Classical Editor: Rob Barnett

Music Webmaster
Len Mullenger:

Sir Arthur BLISS (1891-1975) The Sacred Choral Music: Shield of Faith; The World is Charged With The Grandeur of God; O Give Thanks Unto the Lord; Seek the Lord; Lord Who Will Abide in Thy Tabernacle; Stand Up And Bless The Lord Thy God.   The Collegiate Singers and Richard Moorhouse (organ) with members of the New London Orchestra. Directed by Andrew Millinger   PRIORY PRCD 645 [74:26]
Save around 22% with

(Recording sponsored by The Bliss Trust)

Although he became converted to the Catholic faith during World War I, Bliss was essentially agnostic and he was not nurtured in the English church-music tradition. Despite an enthusiasm for the human voice - employed extensively in many pieces, orthodox and experimental, solo and in ensembles from 1914 to 1974 - choral music simply did not feature in his projects until 1928 when he wrote the delightful Lie Strewn the White Flocks. Yet the interesting thing about Bliss, vividly demonstrated on this recording, is that, like Vaughan Williams, he continued developing his artistry in old age, striking out in promising new directions. The Shield of Faith and The World is charged with the Grandeur of God are such works and they bookend the shorter pieces on this generously-filled album.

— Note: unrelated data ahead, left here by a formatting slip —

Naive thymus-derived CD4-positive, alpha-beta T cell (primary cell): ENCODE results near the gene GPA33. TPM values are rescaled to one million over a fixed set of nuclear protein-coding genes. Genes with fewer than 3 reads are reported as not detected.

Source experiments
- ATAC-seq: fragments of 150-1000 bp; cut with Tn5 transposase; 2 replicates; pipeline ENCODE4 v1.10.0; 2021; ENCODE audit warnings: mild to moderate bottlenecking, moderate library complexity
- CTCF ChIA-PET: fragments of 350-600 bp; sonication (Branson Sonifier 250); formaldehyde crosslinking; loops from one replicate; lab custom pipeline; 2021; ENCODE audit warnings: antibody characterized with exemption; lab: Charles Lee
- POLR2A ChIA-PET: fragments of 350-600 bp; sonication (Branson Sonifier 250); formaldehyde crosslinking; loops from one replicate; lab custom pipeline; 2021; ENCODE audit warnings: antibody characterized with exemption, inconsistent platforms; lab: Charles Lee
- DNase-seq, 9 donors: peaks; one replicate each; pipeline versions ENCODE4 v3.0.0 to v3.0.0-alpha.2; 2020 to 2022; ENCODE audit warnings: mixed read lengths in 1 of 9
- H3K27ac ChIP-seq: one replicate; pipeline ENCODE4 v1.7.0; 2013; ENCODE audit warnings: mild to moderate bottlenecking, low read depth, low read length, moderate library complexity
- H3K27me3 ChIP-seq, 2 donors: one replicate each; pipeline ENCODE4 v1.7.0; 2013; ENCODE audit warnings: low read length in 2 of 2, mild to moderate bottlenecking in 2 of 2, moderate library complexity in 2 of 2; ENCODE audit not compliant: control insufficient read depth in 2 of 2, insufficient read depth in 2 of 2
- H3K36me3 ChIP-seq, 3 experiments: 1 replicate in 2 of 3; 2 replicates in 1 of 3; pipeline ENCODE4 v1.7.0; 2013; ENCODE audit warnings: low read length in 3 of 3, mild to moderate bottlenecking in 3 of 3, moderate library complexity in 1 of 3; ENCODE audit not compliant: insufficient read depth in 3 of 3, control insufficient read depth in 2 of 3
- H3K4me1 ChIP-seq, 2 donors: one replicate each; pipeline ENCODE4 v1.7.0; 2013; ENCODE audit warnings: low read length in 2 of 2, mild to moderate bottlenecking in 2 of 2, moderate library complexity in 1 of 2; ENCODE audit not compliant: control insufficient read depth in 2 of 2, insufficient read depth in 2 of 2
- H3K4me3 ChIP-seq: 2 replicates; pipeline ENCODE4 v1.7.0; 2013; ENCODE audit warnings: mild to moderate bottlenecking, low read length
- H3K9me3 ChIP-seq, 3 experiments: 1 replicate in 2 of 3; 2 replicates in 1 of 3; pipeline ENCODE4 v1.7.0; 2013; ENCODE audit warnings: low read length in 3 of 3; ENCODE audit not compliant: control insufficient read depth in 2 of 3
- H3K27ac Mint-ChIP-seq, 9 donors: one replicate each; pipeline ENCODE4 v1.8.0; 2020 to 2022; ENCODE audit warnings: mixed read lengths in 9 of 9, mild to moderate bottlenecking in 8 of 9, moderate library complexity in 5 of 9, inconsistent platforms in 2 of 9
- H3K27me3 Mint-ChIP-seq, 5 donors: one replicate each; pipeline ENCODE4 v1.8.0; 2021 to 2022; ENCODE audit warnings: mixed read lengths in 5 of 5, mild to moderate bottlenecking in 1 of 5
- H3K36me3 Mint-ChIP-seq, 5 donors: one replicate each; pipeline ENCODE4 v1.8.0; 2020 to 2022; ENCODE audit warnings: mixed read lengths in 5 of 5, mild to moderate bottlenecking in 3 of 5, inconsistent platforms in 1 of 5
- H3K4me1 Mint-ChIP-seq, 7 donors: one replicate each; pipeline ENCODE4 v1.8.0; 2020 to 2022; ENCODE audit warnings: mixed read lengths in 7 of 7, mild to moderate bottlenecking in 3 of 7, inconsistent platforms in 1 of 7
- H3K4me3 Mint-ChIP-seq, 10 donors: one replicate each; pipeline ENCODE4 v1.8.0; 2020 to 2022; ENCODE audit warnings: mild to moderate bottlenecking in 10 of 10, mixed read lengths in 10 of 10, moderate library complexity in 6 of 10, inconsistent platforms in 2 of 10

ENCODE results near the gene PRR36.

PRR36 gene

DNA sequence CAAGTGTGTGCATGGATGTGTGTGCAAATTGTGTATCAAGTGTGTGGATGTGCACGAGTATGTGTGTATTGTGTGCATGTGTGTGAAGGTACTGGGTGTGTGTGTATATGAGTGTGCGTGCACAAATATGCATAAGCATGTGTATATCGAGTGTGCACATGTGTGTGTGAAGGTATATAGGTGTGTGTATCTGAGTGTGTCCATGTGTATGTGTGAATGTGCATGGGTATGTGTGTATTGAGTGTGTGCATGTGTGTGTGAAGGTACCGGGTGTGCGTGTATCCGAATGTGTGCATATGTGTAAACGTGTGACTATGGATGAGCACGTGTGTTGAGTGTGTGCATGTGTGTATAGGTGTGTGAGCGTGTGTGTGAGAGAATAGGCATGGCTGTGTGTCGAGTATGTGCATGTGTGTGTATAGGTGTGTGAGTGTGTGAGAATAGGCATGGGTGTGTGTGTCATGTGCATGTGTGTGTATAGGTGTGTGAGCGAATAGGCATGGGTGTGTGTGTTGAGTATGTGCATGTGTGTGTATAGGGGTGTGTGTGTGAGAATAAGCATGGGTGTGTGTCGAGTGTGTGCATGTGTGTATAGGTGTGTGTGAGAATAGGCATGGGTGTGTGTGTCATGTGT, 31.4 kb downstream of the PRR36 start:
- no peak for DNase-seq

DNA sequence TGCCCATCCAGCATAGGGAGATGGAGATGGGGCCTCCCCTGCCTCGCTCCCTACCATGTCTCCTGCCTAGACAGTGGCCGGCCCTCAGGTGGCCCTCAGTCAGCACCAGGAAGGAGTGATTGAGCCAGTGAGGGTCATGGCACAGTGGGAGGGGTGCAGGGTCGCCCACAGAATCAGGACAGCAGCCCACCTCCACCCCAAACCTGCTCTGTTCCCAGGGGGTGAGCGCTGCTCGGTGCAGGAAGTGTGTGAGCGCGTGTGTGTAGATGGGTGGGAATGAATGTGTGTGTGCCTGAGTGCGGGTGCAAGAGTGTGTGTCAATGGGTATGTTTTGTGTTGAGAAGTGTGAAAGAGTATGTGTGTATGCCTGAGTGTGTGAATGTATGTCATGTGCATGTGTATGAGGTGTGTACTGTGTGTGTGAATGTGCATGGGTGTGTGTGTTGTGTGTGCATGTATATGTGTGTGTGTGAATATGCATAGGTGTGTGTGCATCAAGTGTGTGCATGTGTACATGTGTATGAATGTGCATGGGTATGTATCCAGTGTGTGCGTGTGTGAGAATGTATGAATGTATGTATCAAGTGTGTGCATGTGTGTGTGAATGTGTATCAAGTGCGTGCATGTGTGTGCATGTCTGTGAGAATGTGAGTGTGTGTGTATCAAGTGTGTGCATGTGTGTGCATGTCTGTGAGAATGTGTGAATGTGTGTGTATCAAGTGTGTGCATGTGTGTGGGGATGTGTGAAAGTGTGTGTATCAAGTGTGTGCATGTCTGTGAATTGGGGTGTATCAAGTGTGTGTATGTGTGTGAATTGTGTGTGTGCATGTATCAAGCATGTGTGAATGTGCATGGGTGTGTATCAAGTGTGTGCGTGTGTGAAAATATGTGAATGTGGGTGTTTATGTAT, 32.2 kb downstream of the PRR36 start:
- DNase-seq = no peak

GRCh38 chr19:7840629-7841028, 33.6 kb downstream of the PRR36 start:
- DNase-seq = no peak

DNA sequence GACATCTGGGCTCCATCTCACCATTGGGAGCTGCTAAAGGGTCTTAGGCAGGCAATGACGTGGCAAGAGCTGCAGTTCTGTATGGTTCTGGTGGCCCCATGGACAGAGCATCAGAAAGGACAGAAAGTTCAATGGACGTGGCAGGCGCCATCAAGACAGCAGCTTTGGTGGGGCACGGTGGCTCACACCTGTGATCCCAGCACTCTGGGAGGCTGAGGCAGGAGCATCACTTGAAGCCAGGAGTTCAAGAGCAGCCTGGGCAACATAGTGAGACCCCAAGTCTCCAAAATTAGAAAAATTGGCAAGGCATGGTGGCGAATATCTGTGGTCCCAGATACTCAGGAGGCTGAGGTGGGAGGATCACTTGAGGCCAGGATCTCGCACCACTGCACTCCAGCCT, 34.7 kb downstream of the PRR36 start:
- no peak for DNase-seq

The Shield of Faith was completed only a few weeks before Bliss died. I will quote from Giles Easterbrook's excellent lucid notes - "…it is so utterly a synthesis of Bliss's hopes, doubts and conflicts, that it is hard to see it other than a deliberate summation of his life: except that anyone who talked to him after he had completed it, knows that he had hopes, plans and ideas for future works, and anyone who opens the score or hears it decently performed is struck by its fresh vigour, stylistic innovation and the realisation that it is certainly a transitional score. This is not the work of a man 'preparing for bed': it is a work of some turmoil."